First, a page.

The role of nitrate radicals (NO3) in aerosol life cycle: Secondary organic aerosol formation and aging of atmospheric organic aerosolsEPA Grant Number: R835403
Title: The role of nitrate radicals (NO3) in aerosol life cycle: Secondary organic aerosol formation and aging of atmospheric organic aerosols
Investigators: Ng, Nga Lee
Institution: Georgia Institute of Technology
Current Institution: Georgia Institute of Technology
EPA Project Officer: Chung, Serena
Project Period: April 1, 2013 through March 31, 2016 (Extended to March 31, 2017)
Project Amount: $300,000
RFA: Anthropogenic Influences on Organic Aerosol Formation and Regional Climate Implications (2012) RFA Text | Recipients Lists
Research Category: Air Quality and Air Toxics , Global Climate Change , Climate Change , Air
The overall goal of the proposed project is to experimentally determine the extent to which NO3 radicals (formed from anthropogenic NO2 and ozone) affect organic aerosol (OA) loading and composition over its atmospheric lifetime, taking into account secondary organic aerosol (SOA) formation from NO3 oxidation pathway and both daytime and nighttime aging processes. The interactions of biogenic volatile organic compounds (VOCs) with NO3 radicals represent a direct way for positively linking anthropogenic and biogenic emissions. The first specific objective is to experimentally characterize SOA formation and gas- and particle-phase composition from the reaction of biogenic VOCs with NO3 radicals. It is hypothesized that SOA formation is dependent on the fate of peroxy radical, relative humidity, and particle acidity. The second specific objective is to determine the changes in SOA loadings and key properties with multigenerational aging, including both photochemical (OH) and dark (NO3) aging.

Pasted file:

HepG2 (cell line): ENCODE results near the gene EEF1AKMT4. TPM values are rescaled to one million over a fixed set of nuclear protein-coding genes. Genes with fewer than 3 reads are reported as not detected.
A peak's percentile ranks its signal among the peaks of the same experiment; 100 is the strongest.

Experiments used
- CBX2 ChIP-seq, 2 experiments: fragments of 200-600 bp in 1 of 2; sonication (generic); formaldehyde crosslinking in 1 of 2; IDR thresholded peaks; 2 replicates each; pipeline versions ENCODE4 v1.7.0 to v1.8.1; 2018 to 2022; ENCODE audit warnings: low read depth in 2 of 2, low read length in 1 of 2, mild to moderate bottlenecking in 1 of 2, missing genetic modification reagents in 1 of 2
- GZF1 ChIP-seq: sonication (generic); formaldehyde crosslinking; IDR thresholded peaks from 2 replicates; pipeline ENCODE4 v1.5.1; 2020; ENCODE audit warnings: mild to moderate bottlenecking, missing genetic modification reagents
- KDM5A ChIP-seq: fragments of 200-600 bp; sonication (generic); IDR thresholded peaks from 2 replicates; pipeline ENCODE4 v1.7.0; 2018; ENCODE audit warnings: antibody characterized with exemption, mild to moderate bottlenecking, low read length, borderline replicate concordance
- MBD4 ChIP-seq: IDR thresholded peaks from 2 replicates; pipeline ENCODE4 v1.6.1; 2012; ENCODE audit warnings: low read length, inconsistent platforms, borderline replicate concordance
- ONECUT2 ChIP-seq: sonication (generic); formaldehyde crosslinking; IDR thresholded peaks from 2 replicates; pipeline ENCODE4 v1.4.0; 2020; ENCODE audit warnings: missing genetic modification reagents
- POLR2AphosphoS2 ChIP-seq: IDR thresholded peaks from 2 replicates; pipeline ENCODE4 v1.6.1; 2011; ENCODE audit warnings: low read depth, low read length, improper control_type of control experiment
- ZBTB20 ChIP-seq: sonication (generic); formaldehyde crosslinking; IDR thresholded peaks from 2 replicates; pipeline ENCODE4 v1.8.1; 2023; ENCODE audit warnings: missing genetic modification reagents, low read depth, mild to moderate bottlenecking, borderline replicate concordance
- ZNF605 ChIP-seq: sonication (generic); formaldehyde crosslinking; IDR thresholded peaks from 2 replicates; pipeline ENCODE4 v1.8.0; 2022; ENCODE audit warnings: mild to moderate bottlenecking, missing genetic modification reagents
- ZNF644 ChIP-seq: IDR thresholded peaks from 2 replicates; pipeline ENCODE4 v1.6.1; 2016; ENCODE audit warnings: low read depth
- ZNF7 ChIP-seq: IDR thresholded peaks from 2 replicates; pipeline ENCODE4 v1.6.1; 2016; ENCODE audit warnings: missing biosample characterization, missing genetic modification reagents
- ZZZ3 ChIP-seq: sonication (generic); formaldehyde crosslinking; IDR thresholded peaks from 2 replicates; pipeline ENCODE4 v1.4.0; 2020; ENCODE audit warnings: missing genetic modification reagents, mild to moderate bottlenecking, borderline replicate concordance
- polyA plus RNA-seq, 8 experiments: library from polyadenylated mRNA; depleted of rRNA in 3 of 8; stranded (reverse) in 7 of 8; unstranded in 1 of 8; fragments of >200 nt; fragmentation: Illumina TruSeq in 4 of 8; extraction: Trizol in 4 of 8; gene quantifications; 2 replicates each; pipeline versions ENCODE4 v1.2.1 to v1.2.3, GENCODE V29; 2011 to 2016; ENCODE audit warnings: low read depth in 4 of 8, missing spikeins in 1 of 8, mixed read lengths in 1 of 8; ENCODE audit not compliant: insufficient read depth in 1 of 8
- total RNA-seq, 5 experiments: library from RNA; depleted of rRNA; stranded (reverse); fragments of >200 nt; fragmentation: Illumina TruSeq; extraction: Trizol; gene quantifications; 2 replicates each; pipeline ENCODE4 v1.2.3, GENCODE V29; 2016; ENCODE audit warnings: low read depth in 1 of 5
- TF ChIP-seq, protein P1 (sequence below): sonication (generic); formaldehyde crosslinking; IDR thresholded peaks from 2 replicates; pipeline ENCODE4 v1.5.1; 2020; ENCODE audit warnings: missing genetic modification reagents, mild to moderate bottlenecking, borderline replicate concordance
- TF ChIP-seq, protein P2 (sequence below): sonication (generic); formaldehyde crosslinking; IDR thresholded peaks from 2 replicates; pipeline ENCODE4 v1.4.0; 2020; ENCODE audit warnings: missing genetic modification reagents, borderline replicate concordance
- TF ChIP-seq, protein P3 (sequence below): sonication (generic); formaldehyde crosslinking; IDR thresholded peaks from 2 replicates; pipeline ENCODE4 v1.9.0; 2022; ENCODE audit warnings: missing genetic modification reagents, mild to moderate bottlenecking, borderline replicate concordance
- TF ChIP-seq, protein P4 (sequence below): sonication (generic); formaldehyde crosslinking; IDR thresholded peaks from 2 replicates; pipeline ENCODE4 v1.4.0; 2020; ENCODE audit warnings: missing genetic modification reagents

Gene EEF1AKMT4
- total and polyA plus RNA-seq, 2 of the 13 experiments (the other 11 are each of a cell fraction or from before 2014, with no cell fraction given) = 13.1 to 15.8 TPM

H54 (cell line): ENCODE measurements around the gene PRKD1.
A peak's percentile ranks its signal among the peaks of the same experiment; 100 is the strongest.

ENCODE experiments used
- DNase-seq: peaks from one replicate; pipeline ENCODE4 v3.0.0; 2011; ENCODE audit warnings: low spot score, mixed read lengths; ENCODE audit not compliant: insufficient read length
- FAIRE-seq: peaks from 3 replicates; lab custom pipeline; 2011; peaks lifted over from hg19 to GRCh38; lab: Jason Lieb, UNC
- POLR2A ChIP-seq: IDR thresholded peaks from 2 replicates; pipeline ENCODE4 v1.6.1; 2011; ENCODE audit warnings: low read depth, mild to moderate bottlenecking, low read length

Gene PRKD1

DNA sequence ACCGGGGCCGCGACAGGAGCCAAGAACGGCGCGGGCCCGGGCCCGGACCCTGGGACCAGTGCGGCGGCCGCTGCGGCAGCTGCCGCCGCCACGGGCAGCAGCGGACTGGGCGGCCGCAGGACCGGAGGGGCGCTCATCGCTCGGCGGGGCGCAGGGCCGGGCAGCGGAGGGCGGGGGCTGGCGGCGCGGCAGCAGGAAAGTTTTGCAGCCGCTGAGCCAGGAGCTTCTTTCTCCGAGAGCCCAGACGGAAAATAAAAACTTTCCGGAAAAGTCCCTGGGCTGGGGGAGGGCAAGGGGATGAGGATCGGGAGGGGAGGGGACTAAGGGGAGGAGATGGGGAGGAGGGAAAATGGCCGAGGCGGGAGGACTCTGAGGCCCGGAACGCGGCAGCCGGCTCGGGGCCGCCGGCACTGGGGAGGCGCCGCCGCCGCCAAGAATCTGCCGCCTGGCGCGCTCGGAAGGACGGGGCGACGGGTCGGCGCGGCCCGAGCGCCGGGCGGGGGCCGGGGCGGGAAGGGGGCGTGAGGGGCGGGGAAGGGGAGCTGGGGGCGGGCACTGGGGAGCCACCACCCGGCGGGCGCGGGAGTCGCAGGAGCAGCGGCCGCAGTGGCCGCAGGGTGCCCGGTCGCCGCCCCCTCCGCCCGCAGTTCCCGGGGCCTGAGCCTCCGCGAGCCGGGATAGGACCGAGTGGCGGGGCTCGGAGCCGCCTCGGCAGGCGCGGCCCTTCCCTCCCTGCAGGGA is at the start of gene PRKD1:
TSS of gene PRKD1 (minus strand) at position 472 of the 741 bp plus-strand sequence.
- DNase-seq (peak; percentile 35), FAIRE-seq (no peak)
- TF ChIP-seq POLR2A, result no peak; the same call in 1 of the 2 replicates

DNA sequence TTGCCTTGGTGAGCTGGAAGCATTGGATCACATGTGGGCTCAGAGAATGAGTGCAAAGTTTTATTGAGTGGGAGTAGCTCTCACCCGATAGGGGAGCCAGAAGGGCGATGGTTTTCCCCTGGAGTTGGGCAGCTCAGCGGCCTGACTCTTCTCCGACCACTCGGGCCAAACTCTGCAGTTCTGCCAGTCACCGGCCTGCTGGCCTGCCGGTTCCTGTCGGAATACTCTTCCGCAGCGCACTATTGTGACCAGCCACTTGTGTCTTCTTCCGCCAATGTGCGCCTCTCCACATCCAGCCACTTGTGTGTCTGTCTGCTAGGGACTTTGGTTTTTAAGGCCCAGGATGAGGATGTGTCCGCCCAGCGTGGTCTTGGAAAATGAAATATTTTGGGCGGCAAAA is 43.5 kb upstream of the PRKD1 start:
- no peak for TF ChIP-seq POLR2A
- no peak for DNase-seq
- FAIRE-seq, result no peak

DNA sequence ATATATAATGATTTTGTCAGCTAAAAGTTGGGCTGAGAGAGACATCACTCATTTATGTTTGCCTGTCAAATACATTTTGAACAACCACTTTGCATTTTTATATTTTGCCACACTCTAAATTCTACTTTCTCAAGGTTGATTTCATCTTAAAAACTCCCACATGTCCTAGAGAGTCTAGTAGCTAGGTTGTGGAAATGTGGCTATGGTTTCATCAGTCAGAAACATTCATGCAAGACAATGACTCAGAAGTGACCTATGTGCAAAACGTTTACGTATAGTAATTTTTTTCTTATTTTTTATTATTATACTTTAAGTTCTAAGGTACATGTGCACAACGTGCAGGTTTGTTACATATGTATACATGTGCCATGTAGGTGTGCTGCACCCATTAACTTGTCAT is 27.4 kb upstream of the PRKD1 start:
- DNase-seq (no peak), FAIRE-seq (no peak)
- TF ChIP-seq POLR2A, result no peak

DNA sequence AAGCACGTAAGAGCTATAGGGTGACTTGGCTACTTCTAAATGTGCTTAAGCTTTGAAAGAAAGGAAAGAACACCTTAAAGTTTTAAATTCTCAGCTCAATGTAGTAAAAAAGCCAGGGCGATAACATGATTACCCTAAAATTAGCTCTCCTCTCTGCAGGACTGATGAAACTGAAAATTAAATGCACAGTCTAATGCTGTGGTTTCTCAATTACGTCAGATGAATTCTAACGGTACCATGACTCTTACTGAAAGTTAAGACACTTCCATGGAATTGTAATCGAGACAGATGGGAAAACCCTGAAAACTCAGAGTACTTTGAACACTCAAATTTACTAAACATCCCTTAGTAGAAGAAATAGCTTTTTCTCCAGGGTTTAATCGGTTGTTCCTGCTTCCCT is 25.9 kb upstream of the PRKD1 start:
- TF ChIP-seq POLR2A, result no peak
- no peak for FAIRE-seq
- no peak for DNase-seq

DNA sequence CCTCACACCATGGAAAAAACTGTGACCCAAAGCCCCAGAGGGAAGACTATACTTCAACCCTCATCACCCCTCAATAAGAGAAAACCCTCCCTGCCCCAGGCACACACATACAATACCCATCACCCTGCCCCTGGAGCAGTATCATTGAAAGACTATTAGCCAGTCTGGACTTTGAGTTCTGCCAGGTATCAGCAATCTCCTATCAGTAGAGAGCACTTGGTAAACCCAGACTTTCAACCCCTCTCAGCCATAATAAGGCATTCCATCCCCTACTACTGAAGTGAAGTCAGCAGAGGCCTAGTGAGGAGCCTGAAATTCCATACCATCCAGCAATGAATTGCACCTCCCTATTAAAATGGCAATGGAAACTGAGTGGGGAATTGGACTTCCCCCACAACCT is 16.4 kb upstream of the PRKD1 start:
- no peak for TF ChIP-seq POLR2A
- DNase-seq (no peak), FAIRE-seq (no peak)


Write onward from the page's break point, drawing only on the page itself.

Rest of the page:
A series of experiments will be performed in the Georgia Tech Indoor Chamber Facility. The changes in gas and aerosol composition, aerosol chemical and physical properties will be continuously monitored by a suite of analytical instruments surrounding the chamber facility. This allows for linking gas-phase chemistry to SOA formation. Experiments will be performed to study SOA formation from the nitrate oxidation of biogenic VOCs with different RH and seed acidity conditions. A series of aging experiments will also be performed to examine the mutigenerational SOA chemistry by characterizing the chemical composition of OA over its diurnal life cycle.
This study will provide an extensive data set on SOA formation from nitrate oxidation pathway and the multigenerational chemistry involving both photochemical and dark aging. Yield parameters (e.g., Odum 2 product model, 2D volatility basis set) can be directly obtained from this study and be used in models. The inclusion of results from this study will improve our ability to simulate SOA formation in models, especially in constraining the nighttime chemistry as well as the diurnal variations of organic carbon. An improved SOA model will help inform policy makers on regulations on air quality.